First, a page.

In this podcast for kids, the Kidtastics talk about West Nile Virus and how to protect yourself from it. Created: 1/12/2012 by Centers for Disease Control and Prevention (CDC).
Date Released: 1/12/2012. Series Name: CDC Kidtastics.
[Announcer] This podcast is brought to you by the Centers for Disease Control and Prevention. CDC - safer, healthier people.
[Caydan] Hi kids! Welcome to CDC Kidtastics Radio! I’m Caydan Kidtastic. Mosquitoes can really bother you in the summer. They can be dangerous, too! Some mosquitoes spread West Nile or other viruses, which are a kind of germ. West Nile virus can cause an infection in the brain.
[Kaya] The chances that you’ll get very sick from one mosquito bite are re-e-e-ally low. In areas that have West Nile virus, not all mosquitoes have it, and not every person who gets infected will get sick.
[Caydan] Still, you and your family need protection from mosquito bites. You can even pitch in and help cut down on the number of mosquitoes. When you go outside, ask an adult to help put mosquito repellent on your skin, and remind adults to put repellent on, too! They can go to the CDC website to find more about what repellents to get. There are plenty of repellents that are okay for kids to use. If it’s not too hot, long-sleeved shirts and pants help hide your skin from those pesky pests.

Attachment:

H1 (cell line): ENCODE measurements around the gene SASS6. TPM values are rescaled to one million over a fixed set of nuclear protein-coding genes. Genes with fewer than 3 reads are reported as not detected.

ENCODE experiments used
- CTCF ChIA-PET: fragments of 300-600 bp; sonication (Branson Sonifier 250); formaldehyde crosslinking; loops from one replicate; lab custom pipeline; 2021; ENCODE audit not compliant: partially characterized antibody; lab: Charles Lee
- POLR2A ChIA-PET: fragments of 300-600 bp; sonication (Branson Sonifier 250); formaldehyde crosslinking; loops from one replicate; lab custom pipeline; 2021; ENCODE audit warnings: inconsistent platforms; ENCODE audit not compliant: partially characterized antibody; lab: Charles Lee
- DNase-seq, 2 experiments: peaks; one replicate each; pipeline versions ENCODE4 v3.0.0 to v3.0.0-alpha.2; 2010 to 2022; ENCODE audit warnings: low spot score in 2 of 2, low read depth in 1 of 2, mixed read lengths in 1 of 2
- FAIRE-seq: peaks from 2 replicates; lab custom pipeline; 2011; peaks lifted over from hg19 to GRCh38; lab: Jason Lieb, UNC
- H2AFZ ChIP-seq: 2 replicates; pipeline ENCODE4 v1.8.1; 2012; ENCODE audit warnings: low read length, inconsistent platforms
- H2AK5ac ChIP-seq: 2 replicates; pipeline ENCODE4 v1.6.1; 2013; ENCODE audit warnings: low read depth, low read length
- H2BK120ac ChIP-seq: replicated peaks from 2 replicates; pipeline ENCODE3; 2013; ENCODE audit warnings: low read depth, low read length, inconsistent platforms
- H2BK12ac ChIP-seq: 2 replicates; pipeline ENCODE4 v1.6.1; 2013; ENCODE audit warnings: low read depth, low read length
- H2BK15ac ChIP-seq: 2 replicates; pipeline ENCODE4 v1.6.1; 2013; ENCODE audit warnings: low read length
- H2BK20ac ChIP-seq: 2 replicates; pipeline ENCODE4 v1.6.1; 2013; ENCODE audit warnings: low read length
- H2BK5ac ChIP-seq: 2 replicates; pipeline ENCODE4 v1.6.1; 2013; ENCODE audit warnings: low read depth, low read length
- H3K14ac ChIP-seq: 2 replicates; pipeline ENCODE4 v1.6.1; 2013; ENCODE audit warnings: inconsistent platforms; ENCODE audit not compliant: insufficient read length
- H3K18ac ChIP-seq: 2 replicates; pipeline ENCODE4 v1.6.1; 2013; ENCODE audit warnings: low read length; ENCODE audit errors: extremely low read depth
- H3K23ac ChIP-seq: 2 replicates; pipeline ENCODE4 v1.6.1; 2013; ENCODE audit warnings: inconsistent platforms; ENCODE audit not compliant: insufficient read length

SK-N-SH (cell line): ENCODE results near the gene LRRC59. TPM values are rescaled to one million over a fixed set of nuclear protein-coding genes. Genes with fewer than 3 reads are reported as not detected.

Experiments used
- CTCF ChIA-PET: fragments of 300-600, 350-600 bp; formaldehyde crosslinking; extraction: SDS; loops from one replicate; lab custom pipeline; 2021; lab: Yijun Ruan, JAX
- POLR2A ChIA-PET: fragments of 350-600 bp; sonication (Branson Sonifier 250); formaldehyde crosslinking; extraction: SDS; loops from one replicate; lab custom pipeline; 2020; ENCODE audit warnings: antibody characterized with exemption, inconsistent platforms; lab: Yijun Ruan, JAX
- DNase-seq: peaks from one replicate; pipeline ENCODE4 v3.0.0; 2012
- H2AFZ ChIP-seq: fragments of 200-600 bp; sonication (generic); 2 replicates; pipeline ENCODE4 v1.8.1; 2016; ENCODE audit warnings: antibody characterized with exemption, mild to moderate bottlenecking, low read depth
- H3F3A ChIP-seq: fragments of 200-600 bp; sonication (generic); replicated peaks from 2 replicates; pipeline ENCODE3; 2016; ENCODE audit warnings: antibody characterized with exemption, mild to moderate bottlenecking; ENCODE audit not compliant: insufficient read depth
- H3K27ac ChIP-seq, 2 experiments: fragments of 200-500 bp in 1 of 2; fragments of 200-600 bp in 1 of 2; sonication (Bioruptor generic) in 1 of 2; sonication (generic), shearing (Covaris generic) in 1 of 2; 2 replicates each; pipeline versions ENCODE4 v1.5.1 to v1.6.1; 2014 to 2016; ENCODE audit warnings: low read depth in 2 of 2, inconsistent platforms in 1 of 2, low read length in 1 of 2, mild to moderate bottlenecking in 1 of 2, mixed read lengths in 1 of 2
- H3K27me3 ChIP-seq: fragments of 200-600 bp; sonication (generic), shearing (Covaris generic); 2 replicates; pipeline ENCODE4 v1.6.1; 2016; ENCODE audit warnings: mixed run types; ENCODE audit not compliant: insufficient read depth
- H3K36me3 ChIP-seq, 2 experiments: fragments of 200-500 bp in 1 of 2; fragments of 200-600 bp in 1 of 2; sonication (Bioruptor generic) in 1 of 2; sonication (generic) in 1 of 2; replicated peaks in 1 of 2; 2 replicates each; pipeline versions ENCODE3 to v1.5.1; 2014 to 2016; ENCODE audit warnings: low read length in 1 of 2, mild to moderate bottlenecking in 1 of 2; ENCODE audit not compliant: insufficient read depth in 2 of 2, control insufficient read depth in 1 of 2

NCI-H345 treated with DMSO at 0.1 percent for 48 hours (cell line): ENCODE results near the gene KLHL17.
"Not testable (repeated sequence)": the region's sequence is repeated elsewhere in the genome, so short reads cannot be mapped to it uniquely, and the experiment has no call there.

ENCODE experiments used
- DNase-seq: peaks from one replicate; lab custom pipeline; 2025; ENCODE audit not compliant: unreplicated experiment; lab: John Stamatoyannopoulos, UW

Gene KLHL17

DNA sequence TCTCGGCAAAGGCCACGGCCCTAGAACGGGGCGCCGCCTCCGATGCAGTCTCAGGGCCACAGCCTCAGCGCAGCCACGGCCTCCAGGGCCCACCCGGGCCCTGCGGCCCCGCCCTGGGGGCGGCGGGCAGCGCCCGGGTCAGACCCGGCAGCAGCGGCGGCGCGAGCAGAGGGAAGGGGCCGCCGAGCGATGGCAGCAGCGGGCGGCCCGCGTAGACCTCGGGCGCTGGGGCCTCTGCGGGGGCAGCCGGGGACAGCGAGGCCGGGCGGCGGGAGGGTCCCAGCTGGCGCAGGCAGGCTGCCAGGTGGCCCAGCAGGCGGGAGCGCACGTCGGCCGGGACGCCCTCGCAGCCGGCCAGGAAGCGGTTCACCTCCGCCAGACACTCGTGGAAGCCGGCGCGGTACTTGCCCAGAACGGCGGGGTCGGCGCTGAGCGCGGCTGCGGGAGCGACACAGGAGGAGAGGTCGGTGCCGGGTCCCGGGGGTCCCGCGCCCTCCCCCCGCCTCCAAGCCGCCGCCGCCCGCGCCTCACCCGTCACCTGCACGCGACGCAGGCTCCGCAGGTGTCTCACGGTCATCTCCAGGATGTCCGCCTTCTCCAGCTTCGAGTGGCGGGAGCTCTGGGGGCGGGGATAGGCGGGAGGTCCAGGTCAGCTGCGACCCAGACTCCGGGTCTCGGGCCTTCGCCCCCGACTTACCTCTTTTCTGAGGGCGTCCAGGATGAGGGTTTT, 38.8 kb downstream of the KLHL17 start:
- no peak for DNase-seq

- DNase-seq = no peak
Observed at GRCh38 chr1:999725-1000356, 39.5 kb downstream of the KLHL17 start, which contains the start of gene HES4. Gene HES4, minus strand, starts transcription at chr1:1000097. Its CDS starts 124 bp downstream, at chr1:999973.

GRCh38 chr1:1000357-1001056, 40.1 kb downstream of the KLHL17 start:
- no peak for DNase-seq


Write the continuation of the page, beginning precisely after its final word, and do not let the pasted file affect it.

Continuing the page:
[Kaya] Did you know that baby mosquitoes don’t fly, they swim? Yep, mosquitoes lay their eggs in water. Look for water in flowerpot saucers and buckets and dump it out. Don’t leave your little pool out for more than a couple of days either. The fewer places mosquitoes can lay their eggs, the fewer mosquitoes there are. Check around your yard and deck for standing water and show adults what you find.
[Caydan] Many mosquitoes are night flyers, so they come looking for blood around sundown, or around sun-up if you’re an early riser. Be extra sure to cover up with long-sleeved shirts and pants and use repellent as the sun goes down.
Thanks for listening to CDC Kidtastics Radio. We’ll talk to you again soon. Until then... be a safer, healthier kid!!
[Announcer] For the most accurate health information, visit www.cdc.gov or call 1-800-CDC-INFO, 24/7.